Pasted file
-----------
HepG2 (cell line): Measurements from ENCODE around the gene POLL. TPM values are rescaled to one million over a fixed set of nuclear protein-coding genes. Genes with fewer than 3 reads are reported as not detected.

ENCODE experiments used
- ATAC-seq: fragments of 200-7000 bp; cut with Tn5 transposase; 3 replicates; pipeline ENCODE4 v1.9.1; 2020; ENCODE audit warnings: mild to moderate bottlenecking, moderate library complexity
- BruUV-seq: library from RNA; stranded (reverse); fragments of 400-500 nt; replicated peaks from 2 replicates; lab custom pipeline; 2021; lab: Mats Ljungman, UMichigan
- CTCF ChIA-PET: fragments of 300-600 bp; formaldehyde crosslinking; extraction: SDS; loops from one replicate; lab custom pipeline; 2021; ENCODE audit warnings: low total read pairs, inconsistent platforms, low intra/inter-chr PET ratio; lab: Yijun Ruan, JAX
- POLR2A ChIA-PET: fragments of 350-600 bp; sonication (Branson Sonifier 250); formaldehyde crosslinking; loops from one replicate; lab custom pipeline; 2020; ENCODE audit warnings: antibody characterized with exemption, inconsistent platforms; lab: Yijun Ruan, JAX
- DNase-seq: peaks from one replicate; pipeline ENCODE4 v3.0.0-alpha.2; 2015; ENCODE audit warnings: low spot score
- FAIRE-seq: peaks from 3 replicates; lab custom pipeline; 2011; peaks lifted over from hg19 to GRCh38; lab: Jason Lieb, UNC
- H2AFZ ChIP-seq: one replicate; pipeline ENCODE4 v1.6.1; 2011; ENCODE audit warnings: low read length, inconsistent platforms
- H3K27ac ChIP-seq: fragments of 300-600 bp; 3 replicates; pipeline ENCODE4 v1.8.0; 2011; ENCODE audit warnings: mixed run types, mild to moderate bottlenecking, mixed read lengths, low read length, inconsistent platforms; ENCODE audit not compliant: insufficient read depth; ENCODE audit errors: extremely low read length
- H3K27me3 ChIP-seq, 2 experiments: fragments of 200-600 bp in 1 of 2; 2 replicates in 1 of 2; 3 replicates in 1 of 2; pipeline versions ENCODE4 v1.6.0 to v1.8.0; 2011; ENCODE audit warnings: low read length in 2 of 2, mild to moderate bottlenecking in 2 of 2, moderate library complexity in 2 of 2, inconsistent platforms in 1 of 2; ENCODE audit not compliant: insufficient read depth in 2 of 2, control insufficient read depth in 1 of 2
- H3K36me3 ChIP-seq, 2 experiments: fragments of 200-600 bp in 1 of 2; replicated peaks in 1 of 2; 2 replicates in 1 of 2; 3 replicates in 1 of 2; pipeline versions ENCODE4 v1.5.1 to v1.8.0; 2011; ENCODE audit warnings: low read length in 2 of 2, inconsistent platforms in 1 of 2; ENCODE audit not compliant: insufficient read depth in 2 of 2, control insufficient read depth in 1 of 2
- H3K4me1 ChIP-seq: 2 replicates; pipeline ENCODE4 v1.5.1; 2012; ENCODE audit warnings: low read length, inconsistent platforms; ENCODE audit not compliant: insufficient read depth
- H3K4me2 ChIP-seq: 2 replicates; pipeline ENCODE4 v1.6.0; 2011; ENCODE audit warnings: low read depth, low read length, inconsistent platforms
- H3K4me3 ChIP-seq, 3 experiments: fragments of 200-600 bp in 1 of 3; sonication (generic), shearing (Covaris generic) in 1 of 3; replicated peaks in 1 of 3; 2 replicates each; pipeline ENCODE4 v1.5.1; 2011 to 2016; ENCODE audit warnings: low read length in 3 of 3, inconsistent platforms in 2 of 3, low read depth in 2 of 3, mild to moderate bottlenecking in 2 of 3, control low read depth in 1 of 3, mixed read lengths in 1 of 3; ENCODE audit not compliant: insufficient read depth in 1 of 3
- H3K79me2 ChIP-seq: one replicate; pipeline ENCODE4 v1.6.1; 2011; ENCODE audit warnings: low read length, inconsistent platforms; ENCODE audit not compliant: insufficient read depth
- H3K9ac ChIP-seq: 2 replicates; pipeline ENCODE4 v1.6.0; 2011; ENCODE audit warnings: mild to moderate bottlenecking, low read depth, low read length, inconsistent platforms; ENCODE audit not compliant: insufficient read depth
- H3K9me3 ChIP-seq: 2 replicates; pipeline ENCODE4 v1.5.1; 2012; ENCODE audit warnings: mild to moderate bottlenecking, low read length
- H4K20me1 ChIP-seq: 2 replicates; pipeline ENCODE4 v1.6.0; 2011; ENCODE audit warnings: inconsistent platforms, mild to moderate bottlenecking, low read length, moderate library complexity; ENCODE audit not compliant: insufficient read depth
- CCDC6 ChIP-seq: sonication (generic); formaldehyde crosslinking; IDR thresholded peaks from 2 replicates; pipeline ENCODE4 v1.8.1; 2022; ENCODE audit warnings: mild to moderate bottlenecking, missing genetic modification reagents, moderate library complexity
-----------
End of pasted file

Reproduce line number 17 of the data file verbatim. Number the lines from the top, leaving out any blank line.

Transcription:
- H3K9ac ChIP-seq: 2 replicates; pipeline ENCODE4 v1.6.0; 2011; ENCODE audit warnings: mild to moderate bottlenecking, low read depth, low read length, inconsistent platforms; ENCODE audit not compliant: insufficient read depth